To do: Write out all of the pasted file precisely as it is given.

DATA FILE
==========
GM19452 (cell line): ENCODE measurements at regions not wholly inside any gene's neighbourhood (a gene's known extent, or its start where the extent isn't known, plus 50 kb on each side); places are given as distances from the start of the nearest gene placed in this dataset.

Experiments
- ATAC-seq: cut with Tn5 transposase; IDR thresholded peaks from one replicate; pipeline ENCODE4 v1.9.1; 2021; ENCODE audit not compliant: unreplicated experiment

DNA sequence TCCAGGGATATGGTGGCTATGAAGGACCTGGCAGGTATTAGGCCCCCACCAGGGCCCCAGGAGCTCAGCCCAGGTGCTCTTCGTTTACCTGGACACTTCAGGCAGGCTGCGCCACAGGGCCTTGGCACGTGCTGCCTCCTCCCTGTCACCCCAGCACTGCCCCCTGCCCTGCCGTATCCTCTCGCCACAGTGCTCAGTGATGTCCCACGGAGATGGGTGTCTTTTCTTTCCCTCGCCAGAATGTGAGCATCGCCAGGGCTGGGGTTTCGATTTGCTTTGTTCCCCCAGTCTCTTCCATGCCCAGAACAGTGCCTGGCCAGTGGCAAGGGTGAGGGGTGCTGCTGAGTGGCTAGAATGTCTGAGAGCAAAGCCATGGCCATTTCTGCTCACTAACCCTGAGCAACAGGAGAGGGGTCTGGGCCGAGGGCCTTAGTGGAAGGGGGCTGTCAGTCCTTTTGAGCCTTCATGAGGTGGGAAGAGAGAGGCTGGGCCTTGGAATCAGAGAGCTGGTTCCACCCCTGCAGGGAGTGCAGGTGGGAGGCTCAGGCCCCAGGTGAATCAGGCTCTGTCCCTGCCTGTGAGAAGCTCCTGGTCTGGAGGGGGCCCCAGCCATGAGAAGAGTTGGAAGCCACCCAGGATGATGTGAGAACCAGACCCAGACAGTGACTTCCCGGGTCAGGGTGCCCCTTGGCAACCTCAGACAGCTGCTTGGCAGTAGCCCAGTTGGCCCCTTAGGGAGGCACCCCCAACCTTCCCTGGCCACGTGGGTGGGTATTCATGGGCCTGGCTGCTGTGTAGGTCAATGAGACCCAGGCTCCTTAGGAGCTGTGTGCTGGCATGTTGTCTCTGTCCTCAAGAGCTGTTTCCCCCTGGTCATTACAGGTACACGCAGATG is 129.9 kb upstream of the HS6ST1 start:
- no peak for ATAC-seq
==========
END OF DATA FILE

GM19452 (cell line): ENCODE measurements at regions not wholly inside any gene's neighbourhood (a gene's known extent, or its start where the extent isn't known, plus 50 kb on each side); places are given as distances from the start of the nearest gene placed in this dataset.

Experiments
- ATAC-seq: cut with Tn5 transposase; IDR thresholded peaks from one replicate; pipeline ENCODE4 v1.9.1; 2021; ENCODE audit not compliant: unreplicated experiment

DNA sequence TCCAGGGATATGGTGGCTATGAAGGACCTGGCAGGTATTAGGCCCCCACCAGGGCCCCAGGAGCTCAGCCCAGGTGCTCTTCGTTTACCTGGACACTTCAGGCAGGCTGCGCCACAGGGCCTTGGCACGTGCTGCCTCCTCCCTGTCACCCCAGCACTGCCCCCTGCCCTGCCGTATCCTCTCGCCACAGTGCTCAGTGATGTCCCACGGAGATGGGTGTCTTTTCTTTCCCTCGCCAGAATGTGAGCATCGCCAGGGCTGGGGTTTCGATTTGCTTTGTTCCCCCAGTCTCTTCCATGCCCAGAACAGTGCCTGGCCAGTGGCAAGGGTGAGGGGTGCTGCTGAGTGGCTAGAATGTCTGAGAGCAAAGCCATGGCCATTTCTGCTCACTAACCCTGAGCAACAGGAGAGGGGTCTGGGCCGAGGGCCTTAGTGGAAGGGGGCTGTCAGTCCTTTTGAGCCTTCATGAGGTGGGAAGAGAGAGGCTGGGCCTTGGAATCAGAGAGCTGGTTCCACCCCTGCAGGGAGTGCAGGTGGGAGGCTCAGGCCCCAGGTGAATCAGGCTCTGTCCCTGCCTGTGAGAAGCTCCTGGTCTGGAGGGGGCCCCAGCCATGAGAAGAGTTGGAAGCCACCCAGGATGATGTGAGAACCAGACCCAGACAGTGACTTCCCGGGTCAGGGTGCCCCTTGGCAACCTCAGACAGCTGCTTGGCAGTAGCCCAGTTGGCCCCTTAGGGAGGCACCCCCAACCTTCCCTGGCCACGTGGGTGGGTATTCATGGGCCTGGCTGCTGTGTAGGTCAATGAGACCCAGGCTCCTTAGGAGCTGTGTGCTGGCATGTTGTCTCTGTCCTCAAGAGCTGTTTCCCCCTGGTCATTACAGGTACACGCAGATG is 129.9 kb upstream of the HS6ST1 start:
- no peak for ATAC-seq